Could you please tell me the literal and metaphorical meaning of "random shot" in the beginning of the chapter Six of The Great Gatsby? Does this phrase have a premonitory value (Gatsby shot dead)?
It was a random shot, and yet the reporter’s instinct was right. Gatsby’s notoriety, spread about by the hundreds who had accepted his hospitality and so become authorities on his past, had increased all summer until he fell just short of being news.
1 Answer | Add Yours
The phrase has no premonitory value connected with Gatsby being shot. The reporter could have had no premonition that anything dramatic was going to happen in that mansion. He would have had to be psychic. Nick himself is writing from hindsight. He knows what was going to happen not long after the reporter's visit, and so he can say:
It was a random shot, and yet the reporter's instinct was right.
The instiinct might have suggested to the young man that with all the gossip being spread about Gatsby, something remarkable ought to happen out there sooner or later. Perhaps this reporter was hoping to separate fact from fiction. Nick sketches some of the wild stories being told about Gatsby by people who considered themselves authorities because they had been to one of his parties.
Contemporary legends such as the "underground pipe-line to Canada" attached themselves to him, and there was one persistent story that he didn't live in a house at all but in a boat that looked like a house and was moved secretly up and down the Long Island shore. Just why these inventions were a source of satisfaction to James Gatz of North Dakota isn't easy to say.
James Gatz, or Jay Gatsby, was becoming what we nowadays call a "celebrity," and celebrities have a way of attracting tragedy. Recent examples are John Lennon, Princess Diane, and John F. Kennedy, Jr. Meyer Wolfsheim liked having Gatsby as a sort of front man. Wolfsheim himself favored obscurity, and he refused to come to Gatsby's funeral because Gatsby's murder had attracted too much publicity. Gatsby liked being a celebrity because he thought it made him shine in Daisy's eyes--but it made it easy for Tom Buchanan to investigate him and for George Wilson to murder him. Gatsby was nouveau riche in the worst possible sense. He didn't know how inappropriately he was behaving with his gaudy mansion, his flashy clothes, and his obscene yellow car--but others did, including Daisy herself.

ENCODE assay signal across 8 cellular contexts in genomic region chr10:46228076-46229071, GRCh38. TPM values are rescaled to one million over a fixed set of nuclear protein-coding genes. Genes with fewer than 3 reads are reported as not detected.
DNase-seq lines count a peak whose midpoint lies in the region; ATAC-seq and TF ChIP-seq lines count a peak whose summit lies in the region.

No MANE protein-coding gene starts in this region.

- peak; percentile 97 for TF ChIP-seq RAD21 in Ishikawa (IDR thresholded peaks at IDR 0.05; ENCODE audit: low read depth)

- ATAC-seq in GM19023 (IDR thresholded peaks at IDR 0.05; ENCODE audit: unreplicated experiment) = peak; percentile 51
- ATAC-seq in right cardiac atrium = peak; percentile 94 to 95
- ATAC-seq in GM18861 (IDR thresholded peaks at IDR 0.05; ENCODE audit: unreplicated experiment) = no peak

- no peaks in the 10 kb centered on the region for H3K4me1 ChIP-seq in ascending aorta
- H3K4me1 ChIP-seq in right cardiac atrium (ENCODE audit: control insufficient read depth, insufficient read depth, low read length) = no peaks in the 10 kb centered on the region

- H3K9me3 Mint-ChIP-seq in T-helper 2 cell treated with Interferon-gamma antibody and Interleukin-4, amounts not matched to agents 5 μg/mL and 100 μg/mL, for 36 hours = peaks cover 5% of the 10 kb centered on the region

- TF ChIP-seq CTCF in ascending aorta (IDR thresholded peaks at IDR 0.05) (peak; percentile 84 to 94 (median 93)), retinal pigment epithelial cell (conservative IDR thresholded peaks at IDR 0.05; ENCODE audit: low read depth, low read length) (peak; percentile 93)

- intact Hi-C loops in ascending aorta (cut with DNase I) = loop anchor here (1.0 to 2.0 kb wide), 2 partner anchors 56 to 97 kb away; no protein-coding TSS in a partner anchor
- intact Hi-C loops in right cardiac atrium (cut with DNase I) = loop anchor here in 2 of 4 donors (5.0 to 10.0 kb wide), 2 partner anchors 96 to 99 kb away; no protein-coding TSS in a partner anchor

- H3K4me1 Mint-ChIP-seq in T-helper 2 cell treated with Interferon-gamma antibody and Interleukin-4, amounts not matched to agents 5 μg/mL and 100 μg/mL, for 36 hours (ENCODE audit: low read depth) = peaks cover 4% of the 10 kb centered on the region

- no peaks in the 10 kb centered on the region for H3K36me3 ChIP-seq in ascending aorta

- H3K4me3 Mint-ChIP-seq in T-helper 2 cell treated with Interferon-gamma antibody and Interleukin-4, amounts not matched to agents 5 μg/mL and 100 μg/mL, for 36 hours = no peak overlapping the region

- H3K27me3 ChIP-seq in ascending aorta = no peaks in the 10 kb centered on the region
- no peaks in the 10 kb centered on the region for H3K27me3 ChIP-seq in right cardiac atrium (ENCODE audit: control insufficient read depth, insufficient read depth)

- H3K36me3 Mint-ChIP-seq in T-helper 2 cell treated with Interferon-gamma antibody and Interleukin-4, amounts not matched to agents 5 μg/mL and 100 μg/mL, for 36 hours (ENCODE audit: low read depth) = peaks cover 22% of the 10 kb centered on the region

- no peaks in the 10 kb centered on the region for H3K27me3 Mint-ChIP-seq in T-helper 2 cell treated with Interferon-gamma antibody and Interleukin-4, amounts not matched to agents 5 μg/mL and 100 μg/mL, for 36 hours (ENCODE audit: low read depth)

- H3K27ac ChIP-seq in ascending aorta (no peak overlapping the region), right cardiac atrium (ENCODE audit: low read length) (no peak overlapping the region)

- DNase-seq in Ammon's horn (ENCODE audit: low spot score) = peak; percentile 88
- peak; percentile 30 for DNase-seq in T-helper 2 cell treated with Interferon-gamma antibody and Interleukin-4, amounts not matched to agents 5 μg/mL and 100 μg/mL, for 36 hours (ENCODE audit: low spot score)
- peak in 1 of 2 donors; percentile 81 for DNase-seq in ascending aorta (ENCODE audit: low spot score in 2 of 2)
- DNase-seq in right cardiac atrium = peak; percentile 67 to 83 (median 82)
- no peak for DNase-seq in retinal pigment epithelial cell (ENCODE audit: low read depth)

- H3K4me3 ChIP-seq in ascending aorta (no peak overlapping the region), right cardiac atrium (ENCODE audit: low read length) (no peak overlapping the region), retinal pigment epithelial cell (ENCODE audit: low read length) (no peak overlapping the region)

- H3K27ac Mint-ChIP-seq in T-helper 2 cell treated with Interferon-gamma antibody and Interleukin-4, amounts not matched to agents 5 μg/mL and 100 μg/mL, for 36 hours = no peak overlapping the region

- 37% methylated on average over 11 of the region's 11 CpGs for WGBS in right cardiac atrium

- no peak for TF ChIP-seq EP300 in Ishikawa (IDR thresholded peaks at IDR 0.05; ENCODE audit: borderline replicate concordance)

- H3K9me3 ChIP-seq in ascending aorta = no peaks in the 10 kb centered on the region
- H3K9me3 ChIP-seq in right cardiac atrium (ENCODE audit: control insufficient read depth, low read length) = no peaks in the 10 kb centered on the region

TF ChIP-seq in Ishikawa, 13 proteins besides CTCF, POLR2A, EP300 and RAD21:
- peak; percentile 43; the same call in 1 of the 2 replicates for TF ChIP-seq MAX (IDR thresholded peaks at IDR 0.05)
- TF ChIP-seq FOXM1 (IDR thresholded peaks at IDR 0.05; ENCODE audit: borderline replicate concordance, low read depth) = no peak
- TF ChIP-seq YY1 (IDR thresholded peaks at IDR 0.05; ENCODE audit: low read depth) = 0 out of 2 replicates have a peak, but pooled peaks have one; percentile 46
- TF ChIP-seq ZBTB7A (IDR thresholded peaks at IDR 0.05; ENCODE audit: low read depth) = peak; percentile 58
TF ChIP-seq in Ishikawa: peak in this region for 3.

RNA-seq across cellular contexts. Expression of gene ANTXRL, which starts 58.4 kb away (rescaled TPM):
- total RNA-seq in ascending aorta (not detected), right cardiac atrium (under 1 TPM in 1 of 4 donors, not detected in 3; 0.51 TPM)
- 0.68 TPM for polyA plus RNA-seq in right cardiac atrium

Perhaps Fitzgerald's reason for beginning Chapter Six with the little episode involving the young reporter was to illustrate that Gatsby was playing with fire, that he should have taken this incongruous visit as an ominous sign, a warning that he was heading for a fall, something like the Soothsayer's "Beware the Ides of March" in Julius Caesar.
Nick specifies that the reporter is young and ambitious. He must also be new and inexperienced. The American vernacular contains the word "shot" in many idiomatic expressions. The closest to "random shot" would be "a shot in the dark," "I'll take a shot at it," and "longshot." A random shot would be literally a wild shot with hardly any chance of hitting the intended target.
The young reporter wanted to get noticed by his editor. He wanted to dig up news, or make news. He was tired of just sitting on a hard chair in the news room, probably not even having a desk or telephone of his own. He wanted to prove he could be a self-starter--though he was young, naive, new to reporting, and really didn't know how to go about finding news. An older reporter wouldn't have taken such a wild, random shot, because an older reporter would have had better leads, better sources, better hunches. Nick shows the young reporter's ambition when he says:
This was his day off and with laudable initiative he had hurried out "to see."
The idea of a young reporter ringing Gatsby's doorbell and asking for a "statement" is comical.
"Anything to say about what?" inquired Gatsby politely.
We’ve answered 319,863 questions. We can answer yours, too.Ask a question